Preeti Shakya is a precocious looking four-year-old girl who is adjusting to life as Kathmandu's newest living goddess. Taken away from her parents, she still has to get used to living with the staff of the Kumari residence. She succeeded her predecessor on 10 July, chosen from among hundreds of little girls according to an age-old criterion that stipulates a perfect and fearless girl to be the virgin goddess.
Saturday is the beginning of the week-long festival Indra Jatra, the annual Newari carnival when the king of Nepal comes officially to pay his respects to the living goddess. This time it is not just a new Kumari, there is also a new king.
The Kumari will be dressed in resplendent red and gold, bedecked in a golden tiara and Sesh Naag around her neck as she rides her rath for the very first time. One her forehead is painted a vermilion third eye on a black backdrop of mustard oil and soot-this is the mythical divine eye which sees everything. She can see through every individual's mind, and fathom the dimensions beyond a common being's understanding.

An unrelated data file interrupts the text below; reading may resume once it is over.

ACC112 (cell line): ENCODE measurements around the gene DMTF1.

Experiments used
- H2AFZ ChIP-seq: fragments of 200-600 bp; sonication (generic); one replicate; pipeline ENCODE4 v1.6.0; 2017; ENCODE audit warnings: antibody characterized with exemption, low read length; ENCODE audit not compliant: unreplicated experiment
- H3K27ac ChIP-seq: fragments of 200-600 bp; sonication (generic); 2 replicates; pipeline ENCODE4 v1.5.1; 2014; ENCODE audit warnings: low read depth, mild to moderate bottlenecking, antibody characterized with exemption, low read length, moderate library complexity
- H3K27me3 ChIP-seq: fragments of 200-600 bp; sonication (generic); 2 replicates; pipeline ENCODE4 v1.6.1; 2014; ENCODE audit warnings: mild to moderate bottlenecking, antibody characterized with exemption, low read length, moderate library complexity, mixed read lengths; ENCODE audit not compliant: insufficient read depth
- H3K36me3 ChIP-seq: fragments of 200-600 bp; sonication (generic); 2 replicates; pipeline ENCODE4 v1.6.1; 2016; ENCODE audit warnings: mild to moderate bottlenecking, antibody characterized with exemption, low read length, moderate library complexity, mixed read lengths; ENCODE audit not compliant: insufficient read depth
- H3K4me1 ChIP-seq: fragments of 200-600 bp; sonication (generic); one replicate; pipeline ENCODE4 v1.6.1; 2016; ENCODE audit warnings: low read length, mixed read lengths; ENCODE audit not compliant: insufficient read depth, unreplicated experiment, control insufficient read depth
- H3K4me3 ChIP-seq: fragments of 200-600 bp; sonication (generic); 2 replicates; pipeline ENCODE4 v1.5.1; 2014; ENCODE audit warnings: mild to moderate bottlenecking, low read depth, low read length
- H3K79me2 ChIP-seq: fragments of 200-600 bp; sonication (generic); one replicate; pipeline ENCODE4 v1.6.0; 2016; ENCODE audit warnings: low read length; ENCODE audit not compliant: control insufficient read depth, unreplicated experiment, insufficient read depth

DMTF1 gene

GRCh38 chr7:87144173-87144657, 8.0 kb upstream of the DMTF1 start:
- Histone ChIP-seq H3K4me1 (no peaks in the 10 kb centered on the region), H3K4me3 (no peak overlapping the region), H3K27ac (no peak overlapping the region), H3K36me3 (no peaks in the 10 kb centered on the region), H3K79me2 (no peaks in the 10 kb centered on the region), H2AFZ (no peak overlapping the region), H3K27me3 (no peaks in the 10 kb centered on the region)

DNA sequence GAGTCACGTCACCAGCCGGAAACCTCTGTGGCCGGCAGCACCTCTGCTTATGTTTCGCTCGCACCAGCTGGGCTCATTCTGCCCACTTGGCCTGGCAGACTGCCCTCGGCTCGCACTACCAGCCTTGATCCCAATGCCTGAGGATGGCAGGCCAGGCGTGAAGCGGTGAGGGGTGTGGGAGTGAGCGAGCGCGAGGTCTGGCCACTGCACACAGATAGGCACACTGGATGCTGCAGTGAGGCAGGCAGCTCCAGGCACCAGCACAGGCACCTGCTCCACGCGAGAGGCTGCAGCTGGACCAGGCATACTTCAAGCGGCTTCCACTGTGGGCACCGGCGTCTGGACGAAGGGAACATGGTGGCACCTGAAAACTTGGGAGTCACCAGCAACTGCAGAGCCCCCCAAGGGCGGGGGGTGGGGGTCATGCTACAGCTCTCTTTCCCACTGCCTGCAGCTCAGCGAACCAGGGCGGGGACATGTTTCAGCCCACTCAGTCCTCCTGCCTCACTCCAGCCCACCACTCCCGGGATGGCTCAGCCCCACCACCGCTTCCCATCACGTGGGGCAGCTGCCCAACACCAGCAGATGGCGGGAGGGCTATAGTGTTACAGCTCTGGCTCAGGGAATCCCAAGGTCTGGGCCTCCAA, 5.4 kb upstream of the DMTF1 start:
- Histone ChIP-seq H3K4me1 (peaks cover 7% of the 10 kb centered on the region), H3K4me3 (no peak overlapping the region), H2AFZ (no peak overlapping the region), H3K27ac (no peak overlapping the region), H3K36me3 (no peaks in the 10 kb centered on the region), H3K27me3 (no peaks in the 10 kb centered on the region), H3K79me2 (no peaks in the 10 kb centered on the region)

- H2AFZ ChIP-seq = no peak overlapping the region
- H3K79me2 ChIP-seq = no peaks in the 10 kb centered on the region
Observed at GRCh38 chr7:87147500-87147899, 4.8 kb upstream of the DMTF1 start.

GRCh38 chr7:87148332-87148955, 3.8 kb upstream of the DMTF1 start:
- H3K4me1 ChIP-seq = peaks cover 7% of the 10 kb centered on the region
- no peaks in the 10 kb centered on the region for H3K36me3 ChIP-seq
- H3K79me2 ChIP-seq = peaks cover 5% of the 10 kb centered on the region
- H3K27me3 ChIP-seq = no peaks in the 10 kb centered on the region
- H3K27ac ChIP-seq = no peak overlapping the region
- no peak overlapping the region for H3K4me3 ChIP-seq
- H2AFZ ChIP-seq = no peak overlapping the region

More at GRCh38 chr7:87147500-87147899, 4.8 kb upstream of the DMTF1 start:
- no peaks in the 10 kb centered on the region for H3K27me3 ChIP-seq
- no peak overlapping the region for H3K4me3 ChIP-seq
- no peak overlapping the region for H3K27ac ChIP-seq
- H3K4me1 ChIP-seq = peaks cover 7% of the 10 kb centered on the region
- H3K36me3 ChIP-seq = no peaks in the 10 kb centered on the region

When she rides the main chariot, she will be followed by two of her friendly deities-Bhairab and Ganesh, who are also chosen and made god the same way as the Kumari herself. But these incarnates have it slightly easier, they can stay in their parent's house. They can go out, and play, but the Kumari can't. On Saturday, the three will tour the city in their chariots and the streets come alive with the mask lakhe dance, music, and feasting.
Indra Jatra actually lasts a whole week, and it will be a whirlwind time for the new Kumari as she takes part in the rituals, with drums and dancing every day from the setting up of the Indradwaja pole at Basantapur on Thursday.
This is the annual festival dedicated to Indra, the god of rain. But it is also dedicated to Taleju Bhawani, the powerful goddess and protector of Kathmandu who will manifest herself in the Kumari to empower the king and his citizens with divine power. Interestingly, Taleju is supposed to be the family deity of Ravana, the demon king of mythic Lanka, and the Taleju of Kathmandu is said to have been brought from India in ancient times. King Gyanendra, accompanied by invited dignitaries, high officials and diplomats will observe the commencement of the Kumari Rath Yatra from the balcony of the Rana Victorian-style stucco Gaddi Baithak. The following Thursday the king will return to Basantapur to pay his respects to the Kumari at her own residence. He will take an auspicious tika on his forehead from the little Kumari who will also bless him by touching both his shoulders with the magic sword of Taleju. This action marks the end of the Indra Jatra festival and symbolises the transfer of the power Lord Vishnu to the reigning monarch so he can protect his citizens. The king, for his part will offer a gold coin, an asarfi, to the goddess.